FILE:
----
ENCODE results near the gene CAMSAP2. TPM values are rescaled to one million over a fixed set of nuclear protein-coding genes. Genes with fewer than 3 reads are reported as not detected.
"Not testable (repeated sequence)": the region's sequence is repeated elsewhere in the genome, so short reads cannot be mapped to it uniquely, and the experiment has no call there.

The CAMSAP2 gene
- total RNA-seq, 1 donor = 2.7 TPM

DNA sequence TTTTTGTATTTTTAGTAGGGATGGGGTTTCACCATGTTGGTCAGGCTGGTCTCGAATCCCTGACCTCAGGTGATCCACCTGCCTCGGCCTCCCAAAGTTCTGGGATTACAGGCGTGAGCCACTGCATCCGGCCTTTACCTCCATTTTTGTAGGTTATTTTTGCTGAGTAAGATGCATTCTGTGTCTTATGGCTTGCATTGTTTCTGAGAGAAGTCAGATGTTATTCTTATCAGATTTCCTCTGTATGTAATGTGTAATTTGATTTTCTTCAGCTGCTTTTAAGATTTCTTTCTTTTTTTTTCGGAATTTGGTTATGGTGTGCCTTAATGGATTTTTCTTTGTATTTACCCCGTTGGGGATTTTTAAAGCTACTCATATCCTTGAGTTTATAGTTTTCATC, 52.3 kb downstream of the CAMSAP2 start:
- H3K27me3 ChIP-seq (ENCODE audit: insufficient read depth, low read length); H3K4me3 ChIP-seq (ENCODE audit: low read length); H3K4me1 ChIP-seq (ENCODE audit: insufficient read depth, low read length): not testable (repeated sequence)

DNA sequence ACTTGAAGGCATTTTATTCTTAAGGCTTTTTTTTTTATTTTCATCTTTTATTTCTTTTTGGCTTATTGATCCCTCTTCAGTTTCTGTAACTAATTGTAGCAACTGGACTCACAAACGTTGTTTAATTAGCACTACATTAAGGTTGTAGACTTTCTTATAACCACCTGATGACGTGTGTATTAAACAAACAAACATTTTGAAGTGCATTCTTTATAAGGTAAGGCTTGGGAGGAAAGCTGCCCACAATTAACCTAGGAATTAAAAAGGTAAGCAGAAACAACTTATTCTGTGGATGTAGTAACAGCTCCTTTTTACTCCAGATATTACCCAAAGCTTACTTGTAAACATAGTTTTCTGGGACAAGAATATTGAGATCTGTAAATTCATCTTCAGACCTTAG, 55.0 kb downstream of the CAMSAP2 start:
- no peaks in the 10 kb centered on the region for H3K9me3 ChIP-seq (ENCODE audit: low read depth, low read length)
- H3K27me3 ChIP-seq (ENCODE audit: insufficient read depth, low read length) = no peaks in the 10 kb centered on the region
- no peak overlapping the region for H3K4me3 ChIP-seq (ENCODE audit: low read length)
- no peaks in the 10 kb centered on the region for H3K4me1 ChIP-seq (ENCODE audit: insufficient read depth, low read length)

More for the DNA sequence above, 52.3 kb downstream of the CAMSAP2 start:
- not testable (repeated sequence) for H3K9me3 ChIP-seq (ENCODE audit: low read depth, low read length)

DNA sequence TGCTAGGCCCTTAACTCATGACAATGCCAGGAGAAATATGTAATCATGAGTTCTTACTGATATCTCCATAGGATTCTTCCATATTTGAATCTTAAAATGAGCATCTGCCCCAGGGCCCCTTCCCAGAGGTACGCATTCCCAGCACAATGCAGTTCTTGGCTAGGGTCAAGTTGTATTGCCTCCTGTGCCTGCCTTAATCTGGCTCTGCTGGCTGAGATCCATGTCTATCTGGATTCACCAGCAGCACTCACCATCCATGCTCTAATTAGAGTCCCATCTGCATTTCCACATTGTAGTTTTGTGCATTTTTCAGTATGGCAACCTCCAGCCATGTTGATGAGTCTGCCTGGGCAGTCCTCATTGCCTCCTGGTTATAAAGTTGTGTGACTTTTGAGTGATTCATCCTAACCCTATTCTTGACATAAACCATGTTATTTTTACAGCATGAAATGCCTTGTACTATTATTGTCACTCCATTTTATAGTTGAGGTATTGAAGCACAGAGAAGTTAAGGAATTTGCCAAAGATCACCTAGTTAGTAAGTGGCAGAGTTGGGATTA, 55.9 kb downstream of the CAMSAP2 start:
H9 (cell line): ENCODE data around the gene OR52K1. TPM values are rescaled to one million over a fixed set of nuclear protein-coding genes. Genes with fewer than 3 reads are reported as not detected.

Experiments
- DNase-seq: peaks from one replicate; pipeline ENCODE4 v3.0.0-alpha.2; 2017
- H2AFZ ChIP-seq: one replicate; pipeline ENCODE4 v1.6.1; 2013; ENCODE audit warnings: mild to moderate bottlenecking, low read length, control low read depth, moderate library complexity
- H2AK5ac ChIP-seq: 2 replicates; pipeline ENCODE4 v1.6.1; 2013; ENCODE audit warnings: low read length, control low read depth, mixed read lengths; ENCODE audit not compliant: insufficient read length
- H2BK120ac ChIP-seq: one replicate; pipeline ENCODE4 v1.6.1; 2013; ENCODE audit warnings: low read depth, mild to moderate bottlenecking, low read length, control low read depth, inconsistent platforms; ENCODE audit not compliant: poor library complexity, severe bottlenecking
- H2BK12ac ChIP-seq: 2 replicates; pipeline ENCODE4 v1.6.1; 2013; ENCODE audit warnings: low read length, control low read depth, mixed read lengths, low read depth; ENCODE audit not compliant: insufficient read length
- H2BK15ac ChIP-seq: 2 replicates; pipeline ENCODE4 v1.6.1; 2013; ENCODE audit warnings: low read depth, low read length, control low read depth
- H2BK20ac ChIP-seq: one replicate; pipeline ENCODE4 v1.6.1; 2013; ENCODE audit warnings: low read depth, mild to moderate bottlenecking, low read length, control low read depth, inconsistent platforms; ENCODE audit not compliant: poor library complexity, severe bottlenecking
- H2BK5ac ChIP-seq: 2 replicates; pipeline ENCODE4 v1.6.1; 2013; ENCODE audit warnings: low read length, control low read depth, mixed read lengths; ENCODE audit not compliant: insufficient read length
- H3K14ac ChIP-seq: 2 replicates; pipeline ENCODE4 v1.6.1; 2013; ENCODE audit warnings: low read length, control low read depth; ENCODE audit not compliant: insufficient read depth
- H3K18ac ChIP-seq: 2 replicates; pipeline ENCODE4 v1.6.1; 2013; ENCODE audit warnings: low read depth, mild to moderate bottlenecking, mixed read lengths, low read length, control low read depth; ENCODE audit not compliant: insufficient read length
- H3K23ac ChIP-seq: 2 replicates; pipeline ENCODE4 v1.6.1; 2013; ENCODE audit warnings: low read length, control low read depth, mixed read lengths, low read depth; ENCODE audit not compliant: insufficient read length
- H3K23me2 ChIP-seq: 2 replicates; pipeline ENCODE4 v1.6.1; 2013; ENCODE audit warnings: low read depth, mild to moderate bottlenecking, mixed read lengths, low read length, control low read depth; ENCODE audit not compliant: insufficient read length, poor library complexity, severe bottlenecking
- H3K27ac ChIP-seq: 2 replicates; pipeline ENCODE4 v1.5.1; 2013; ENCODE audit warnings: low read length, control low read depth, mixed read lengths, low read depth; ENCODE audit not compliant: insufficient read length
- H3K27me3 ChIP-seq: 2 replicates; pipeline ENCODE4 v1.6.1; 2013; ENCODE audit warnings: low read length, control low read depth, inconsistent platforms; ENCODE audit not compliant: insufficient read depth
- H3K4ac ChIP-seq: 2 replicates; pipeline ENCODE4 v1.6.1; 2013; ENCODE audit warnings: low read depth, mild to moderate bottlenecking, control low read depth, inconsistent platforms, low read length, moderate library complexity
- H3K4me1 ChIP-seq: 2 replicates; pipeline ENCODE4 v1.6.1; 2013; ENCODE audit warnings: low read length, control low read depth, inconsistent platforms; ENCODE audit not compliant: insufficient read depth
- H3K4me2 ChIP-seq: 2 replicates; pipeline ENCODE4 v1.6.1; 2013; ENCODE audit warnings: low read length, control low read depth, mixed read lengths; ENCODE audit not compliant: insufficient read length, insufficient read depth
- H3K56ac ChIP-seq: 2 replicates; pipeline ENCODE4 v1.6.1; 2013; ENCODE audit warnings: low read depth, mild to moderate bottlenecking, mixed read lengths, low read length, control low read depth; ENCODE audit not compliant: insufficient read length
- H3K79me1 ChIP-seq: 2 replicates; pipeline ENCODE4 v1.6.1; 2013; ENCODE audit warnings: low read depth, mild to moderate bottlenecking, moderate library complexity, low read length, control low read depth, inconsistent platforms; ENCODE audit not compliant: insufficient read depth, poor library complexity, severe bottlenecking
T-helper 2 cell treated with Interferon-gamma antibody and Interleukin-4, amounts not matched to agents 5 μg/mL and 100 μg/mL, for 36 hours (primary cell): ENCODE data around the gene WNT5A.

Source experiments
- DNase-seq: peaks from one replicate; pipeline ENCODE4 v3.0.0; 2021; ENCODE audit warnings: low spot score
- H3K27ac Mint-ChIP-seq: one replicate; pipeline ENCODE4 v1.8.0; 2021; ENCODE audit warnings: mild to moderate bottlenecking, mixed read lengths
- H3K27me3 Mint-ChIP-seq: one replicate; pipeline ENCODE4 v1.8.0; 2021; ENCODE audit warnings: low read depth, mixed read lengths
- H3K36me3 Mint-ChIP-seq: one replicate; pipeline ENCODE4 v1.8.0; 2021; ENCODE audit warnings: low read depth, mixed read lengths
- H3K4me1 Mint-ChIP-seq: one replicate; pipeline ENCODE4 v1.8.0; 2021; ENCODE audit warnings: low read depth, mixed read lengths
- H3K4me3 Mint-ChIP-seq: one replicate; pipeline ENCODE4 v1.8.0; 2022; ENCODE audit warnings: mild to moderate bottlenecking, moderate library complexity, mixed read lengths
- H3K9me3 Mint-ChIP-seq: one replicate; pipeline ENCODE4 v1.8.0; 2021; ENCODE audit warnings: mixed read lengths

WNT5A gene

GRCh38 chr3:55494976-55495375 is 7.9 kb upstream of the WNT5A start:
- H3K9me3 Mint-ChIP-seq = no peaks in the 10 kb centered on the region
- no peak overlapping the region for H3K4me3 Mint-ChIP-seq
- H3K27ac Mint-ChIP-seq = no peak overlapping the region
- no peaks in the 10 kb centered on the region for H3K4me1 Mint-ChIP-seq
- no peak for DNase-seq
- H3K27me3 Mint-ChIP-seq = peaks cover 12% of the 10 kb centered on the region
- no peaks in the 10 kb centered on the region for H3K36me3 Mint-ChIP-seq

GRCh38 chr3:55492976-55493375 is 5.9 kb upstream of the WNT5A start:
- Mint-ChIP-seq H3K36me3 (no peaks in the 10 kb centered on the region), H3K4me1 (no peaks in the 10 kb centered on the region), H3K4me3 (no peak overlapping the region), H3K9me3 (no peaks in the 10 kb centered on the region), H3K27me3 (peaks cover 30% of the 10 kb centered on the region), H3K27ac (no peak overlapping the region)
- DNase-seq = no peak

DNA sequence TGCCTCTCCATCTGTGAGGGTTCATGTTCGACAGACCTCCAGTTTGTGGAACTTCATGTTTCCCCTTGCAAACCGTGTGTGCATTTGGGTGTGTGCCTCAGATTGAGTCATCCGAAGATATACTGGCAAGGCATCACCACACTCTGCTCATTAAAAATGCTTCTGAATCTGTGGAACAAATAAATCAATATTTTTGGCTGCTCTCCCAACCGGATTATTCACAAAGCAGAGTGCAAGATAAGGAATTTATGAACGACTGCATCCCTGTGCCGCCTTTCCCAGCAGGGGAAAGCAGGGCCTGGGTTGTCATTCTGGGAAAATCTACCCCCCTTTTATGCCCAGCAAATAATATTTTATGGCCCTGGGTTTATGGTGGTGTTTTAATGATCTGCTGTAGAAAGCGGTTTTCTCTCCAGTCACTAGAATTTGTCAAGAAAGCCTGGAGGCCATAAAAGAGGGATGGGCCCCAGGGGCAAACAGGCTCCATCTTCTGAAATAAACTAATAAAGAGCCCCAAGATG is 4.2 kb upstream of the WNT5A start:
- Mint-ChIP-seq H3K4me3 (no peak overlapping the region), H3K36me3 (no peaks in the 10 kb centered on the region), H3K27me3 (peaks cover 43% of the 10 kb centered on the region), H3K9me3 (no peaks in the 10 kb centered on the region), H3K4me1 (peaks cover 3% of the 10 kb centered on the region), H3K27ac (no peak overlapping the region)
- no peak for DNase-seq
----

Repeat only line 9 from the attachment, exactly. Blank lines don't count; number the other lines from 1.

- H3K27me3 ChIP-seq (ENCODE audit: insufficient read depth, low read length) = no peaks in the 10 kb centered on the region